FIG. 38 exhibits a UML message sequence chart (MSC) showing the session establishment with the QoS negotiation procedure and the resource reservation coordination needed for the correlation of the Application Programming Interface (API) of the E2ENP User Agent (E2ENP UA) and the generic Application Programming Interface (API) of the SIP User Agent (SIP UA), thereby using the above-mentioned Finite State Machine (FSM) of the E2ENP User Agent (E2ENP UA),

Tab. 1 shows a list of primitives implemented by the Service Provider, based on a Java implementation of the Application Programming Interface (API) applied to the User Agent (UA) of the End-to-End Negotiation Protocol (E2ENP),

Tab. 2 shows a list of primitives to be implemented by the Service User, based on a Java implementation of the Application Programming Interface (API) applied to the User Agent (UA) of the End-to-End Negotiation Protocol (E2ENP),

Tab. 3 shows a list of primitives to be implemented by the Service User acting as an Offerer, based on a Java implementation of the Application Programming Interface (API) applied to the User Agent (UA) of the End-to-End Negotiation Protocol (E2ENP),

Tab. 4 shows a list of primitives to be implemented by the Service User acting as an Answerer, based on a Java implementation of the Application Programming Interface (API) applied to the User Agent (UA) of the End-to-End Negotiation Protocol (E2ENP),

Tab. 5 shows the methods provided by the Application Programming Interface (API) of the first Cache level,

Tab. 6 shows the methods provided by the Application Programming Interface (API) of the second Cache level,

Tab. 7 shows a list of primitives which have to be implemented by the Application Programming Interface (API) of the Parser,

Tab. 8 shows a list of primitives which have to be implemented for generating a specific Parser instance,

Tab. 9 shows a list of primitives which have to be implemented by the Application Programming Interface (API) of the Factory,

Tab. 10 shows a list of primitives which have to be implemented for generating a specific Factory instance,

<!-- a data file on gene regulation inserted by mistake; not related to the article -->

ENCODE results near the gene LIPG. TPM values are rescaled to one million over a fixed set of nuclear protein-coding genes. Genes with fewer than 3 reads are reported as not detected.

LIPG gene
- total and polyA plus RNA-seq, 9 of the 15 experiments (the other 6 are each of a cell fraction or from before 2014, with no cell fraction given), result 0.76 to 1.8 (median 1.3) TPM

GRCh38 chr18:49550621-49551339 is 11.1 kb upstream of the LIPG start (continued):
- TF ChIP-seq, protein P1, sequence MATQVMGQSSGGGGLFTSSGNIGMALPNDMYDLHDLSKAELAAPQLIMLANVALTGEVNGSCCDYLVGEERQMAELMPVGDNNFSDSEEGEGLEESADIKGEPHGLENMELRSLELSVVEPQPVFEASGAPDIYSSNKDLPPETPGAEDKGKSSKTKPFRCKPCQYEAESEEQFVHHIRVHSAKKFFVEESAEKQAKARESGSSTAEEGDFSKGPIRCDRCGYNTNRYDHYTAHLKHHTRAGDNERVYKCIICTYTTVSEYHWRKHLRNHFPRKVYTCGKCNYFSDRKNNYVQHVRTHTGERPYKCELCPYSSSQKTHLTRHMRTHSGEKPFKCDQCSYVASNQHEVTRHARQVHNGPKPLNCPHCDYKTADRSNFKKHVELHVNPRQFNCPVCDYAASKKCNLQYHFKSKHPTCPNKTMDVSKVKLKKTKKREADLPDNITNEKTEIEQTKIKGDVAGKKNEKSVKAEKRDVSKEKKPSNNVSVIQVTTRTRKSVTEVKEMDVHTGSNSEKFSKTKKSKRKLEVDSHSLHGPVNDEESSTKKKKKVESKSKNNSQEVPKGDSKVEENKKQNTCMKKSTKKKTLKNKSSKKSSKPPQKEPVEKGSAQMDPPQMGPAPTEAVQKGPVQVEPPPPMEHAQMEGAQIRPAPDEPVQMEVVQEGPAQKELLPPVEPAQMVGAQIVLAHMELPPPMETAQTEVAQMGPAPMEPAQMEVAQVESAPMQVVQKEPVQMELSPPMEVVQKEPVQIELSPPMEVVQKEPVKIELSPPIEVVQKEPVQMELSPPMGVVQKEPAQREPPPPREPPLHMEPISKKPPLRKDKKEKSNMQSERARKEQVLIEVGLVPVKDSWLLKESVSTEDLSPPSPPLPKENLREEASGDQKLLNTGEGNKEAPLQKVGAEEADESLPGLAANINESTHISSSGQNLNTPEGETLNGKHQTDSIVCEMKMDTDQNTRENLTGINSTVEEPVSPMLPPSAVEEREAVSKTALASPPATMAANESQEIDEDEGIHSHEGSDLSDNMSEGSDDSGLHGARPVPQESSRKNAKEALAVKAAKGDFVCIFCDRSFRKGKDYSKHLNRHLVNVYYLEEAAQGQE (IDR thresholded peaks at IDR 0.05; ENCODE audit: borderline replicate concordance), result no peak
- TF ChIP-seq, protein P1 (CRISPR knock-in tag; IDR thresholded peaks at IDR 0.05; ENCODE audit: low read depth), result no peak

Tab. 11 shows the methods provided by the well-known Factory-Factory class E2ENPContentHandlerFactory,

Tab. 12 shows a list of primitives implemented by the Service Provider of the User Agent (UA) of the End-to-End Negotiation Protocol (E2ENP), based on a Java implementation of the generic Application Programming Interface (API) applied to the User Agent (UA) of the End-to-End Negotiation Protocol (E2ENP),

Tab. 13 shows a list of client-side-specific primitives implemented by the Service User, based on a Java implementation of the generic Application Programming Interface (API) applied to the User Agent (UA) of the End-to-End Negotiation Protocol (E2ENP),

Tab. 14 shows a list of server-side-specific primitives implemented by the Service User, based on a Java implementation of the generic Application Programming Interface (API) applied to the User Agent (UA) of the End-to-End Negotiation Protocol (E2ENP),

Tab. 15 shows a list of both client-side- and server-side-specific primitives implemented by the Service User, based on a Java implementation of the generic Application Programming Interface (API) applied to the User Agent (UA) of the End-to-End Negotiation Protocol (E2ENP),

Tab. 16 shows a list of primitives implemented by the Service Provider, based on a Java implementation of the generic Application Programming Interface (API) applied to the User Agent (UA) of the End-to-End Negotiation Protocol (E2ENP),

Tab. 17 shows a list of primitives implemented by the Service User, based on a Java implementation of the generic Application Programming Interface (API) applied to the User Agent (UA) of the End-to-End Negotiation Protocol (E2ENP),

Tab. 18 is a state transition table showing a survey of the applied exception events, and

Tab. 19 shows the applied timers applied to the End-to-End Negotiation Protocol (E2ENP) according to the underlying invention.

DETAILED DESCRIPTION OF THE UNDERLYING INVENTION

According to one embodiment of the underlying invention, an E2ENP UA 128 supports the following platforms: Win32 and Linux. Quality, robustness, maintainability, extensibility, flexibility and efficiency are the challenges to the architecture and its solutions.

    • Quality includes testability and verification of the system already during development. Robustness is the ability of the system to stay stable and available also in error situations. Both aims directly affect the availability and acceptance of the system.
    • Maintainability and extensibility include all costs of the system in later phases (concerning both error correction and extensions). These costs must be minimized.
    • Flexibility also addresses the point that changes should be applied as cost-effective as possible.
    • Efficiency addresses minimization of resource usage (concerning memory and processor).

For the architecture, the following basic conceptual and technical requirements can be derived:

    • definition of design components with well chosen and defined responsibility and features;
    • small dependencies between design components (loose coupling), so that changes have only a limited effect;
    • minimum resource consumption, especially concerning the applied Random Access Memories (RAMs);
    • a strict separation between interface and implementation (a change of the implementation shall not affect the interface);